Ohio meets deadline for COVID-19 rental assistance money

Ohio has been trying to spend all its COVID-19 rental assistance money by a Sept. 30 deadline.
Ohio has been trying to spend all its COVID-19 rental assistance money by a Sept. 30 deadline.

Ohio is on its way to spendingroughly $560 million in COVID-19 rental assistance money, which the state had been slow in putting that money into the hands of renters.

The deadline for Ohio to use its portion of the money passed last Friday, and the Ohio Department of Development did not respond by Friday. But a U.S. Treasury official confirmed that Ohio was already on its way to spending its allocation as soon as the end of last March.

The emergency rental assistance program was set up by Congress last year to help those who lost their jobs due to the COVID-19 pandemic and were behind on rent.

More than two years after the onset of the pandemic, the need for rental help persists. In August, 63% of 270,000 Ohio renters surveyed said they were very likely or somewhat likely to be evicted in the next two months, according to a U.S. Census survey. More than 60% said they did not apply for rental assistance.

"Eviction filings are rising – currently about 88% of pre-pandemic levels. Unsheltered homelessness in many areas appears to be increasing, too," said Marcus Roth, with the Coalition on Homelessness and Housing in Ohio. "Given all the economic upheaval and rent inflation over the past few years, those numbers would certainly be much higher if we didn’t have ERA."

Ohio slow to get money into hands of renters

Ohio ranks among the bottom 13 states for the percentage of rental assistance money distributed, according to the latest federal data posted in June. After transferring $100 million to local governments, Ohio still has yet to distribute about 66% of its emergency rental assistance money.

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Instead of distributing the funds itself, Ohio took its portion and tasked community action agencies – local organizations assisting those in poverty – with getting the money to those in need. But red tape, understaffing and the huge influx of money left agencies overwhelmed in the beginning, many chose to spend local governments' share of emergency rental assistance money first.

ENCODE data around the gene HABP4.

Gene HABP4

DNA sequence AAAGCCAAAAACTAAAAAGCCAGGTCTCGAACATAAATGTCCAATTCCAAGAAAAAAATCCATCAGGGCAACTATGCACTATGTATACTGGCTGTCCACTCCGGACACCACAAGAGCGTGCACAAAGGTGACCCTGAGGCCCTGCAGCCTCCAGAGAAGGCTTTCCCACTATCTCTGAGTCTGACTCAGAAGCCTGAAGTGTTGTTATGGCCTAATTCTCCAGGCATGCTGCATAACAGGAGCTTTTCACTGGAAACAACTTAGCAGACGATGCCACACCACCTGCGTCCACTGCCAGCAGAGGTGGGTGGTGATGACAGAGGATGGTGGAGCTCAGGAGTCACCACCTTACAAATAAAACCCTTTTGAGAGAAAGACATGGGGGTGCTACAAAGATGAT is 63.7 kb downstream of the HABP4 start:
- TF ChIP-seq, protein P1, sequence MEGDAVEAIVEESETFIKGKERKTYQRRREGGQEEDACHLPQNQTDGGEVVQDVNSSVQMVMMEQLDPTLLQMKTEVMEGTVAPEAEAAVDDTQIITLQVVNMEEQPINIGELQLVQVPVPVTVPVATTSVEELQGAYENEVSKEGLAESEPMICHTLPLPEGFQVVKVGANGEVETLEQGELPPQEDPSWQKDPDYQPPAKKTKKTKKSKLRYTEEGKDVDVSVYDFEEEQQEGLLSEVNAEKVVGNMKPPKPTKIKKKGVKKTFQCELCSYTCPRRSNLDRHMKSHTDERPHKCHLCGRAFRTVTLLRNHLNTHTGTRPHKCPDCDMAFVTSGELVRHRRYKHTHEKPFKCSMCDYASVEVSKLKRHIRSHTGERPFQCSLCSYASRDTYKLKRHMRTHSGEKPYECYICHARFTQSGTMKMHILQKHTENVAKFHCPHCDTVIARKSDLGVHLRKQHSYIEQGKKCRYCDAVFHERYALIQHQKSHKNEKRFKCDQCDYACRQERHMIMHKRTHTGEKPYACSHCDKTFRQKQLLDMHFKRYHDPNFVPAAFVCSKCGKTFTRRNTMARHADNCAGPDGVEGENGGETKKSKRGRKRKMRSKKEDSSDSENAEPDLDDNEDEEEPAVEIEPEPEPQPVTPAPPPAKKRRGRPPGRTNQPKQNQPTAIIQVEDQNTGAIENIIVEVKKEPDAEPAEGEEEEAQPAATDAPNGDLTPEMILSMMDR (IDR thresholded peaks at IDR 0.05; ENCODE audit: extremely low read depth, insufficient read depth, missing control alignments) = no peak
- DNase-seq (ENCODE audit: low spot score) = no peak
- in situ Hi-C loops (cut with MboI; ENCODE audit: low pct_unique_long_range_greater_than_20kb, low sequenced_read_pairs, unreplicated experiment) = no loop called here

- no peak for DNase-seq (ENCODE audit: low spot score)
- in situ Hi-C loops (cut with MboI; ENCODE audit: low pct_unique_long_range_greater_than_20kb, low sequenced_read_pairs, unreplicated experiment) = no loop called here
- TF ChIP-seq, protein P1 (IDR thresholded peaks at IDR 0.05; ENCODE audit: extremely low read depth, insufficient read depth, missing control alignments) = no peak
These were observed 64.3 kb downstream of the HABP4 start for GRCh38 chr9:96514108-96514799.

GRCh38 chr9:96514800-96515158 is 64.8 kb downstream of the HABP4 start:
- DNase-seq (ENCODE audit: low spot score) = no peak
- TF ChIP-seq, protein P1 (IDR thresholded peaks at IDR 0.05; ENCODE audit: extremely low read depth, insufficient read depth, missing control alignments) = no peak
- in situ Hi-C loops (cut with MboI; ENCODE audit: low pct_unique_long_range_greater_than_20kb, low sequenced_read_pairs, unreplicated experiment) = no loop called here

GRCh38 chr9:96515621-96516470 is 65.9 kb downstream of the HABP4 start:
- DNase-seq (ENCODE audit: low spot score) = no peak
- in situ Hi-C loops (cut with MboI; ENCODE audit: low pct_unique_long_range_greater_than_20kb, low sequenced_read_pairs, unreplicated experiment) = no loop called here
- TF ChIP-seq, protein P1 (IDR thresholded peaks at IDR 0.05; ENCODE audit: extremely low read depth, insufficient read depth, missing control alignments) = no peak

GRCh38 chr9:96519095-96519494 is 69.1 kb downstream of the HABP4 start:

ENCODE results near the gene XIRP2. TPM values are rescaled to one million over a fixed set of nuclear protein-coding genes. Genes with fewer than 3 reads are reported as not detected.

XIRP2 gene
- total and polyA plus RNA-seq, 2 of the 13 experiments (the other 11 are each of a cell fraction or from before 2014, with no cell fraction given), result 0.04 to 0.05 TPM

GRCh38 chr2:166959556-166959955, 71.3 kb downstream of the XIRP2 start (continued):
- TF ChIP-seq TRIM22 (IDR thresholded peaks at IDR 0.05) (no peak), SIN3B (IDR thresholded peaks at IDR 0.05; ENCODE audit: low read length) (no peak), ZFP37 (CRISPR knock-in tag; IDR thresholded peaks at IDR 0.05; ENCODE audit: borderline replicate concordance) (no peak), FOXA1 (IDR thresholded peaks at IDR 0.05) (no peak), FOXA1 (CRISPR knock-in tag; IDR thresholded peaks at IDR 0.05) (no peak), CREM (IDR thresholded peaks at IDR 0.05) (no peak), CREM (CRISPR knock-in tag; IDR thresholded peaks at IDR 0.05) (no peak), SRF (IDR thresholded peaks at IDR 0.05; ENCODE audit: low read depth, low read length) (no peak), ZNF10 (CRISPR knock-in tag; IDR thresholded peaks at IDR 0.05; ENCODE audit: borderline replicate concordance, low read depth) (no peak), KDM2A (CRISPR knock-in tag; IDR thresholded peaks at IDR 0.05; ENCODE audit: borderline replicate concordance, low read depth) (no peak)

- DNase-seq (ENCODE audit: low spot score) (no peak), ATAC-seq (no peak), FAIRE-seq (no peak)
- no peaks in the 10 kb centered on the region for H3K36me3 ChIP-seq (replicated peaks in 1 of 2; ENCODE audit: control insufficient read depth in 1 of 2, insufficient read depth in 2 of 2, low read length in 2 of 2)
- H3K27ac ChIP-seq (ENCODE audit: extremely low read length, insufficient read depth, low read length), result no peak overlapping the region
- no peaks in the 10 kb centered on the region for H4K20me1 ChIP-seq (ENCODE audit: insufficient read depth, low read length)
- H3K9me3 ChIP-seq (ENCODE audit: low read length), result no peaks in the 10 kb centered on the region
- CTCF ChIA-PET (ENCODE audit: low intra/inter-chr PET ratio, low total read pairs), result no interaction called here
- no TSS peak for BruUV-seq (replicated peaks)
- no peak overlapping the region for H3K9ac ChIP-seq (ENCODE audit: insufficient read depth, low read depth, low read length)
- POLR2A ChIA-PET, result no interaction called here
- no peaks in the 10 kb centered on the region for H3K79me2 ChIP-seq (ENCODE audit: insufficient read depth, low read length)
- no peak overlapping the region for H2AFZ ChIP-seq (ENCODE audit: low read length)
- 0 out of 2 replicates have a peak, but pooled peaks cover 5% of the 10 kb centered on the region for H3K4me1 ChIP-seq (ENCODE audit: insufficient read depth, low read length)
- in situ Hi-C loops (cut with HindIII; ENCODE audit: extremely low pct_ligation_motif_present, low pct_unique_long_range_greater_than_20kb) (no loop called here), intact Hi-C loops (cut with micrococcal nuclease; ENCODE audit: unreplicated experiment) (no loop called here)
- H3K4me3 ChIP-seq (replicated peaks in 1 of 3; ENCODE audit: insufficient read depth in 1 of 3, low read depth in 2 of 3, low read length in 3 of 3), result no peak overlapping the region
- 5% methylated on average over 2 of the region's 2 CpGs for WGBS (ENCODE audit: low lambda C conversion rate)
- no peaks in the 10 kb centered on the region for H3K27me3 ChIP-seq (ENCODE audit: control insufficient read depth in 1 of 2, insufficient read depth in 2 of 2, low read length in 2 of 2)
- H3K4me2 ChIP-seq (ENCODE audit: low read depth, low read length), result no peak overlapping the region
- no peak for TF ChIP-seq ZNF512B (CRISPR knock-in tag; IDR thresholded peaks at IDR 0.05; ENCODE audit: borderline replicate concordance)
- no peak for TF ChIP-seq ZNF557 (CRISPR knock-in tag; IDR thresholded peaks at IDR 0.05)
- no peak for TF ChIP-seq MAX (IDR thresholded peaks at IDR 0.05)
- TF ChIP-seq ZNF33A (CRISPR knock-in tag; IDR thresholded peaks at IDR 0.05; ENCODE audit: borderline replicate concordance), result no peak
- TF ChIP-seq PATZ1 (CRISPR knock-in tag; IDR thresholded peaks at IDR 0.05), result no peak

Over the past two years, the state and community action agencies have increased the pace of distributing funds. As of June, more than 220,000 Ohioans have been helped.

"A number of agencies are out or very, very close to being out of ERA money," said Phil Cole, executive director of the Ohio Association of Community Action Agencies. "The state has done a fantastic job at trying to move resources from agencies that may have appeared to have had extra resources to those agencies which were exhausting their resources."

Ohio transfers $20 million more to local governments

More recently, Ohio has been able to transfer about $40 million more of its rental assistance dollars to local governments, including $20 million to Columbus and Franklin County and at least $15 million to Cincinnati and Hamilton County, according to the Treasury.

Many agencies are not able to exhaust the dollars right now, said Cole, given the money is also used to hire people and run the rental assistance program. The second portion of emergency rental assistance dollars still needs to be distributed, so the infrastructure still needs to be maintained.

None of Ohio's dollars are going back to the federal government, which is reallocating any unobligated dollars to faster-spending governments for use until the end of the year. However, some local governments within Ohio may have to return some money.

Housing advocates are urging quick approval for the second portion of emergency rental assistance money. Over $300 million of it still needs to be greenlit by state lawmakers by the end of the year for distribution or it could be clawed back by the feds, said Roth.

Titus Wu is a reporter for the USA TODAY Network Ohio Bureau, which serves the Columbus Dispatch, Cincinnati Enquirer, Akron Beacon Journal and 18 other affiliated news organizations across Ohio.

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This article originally appeared on The Columbus Dispatch: Ohio meets deadline for COVID-19 rental assistance money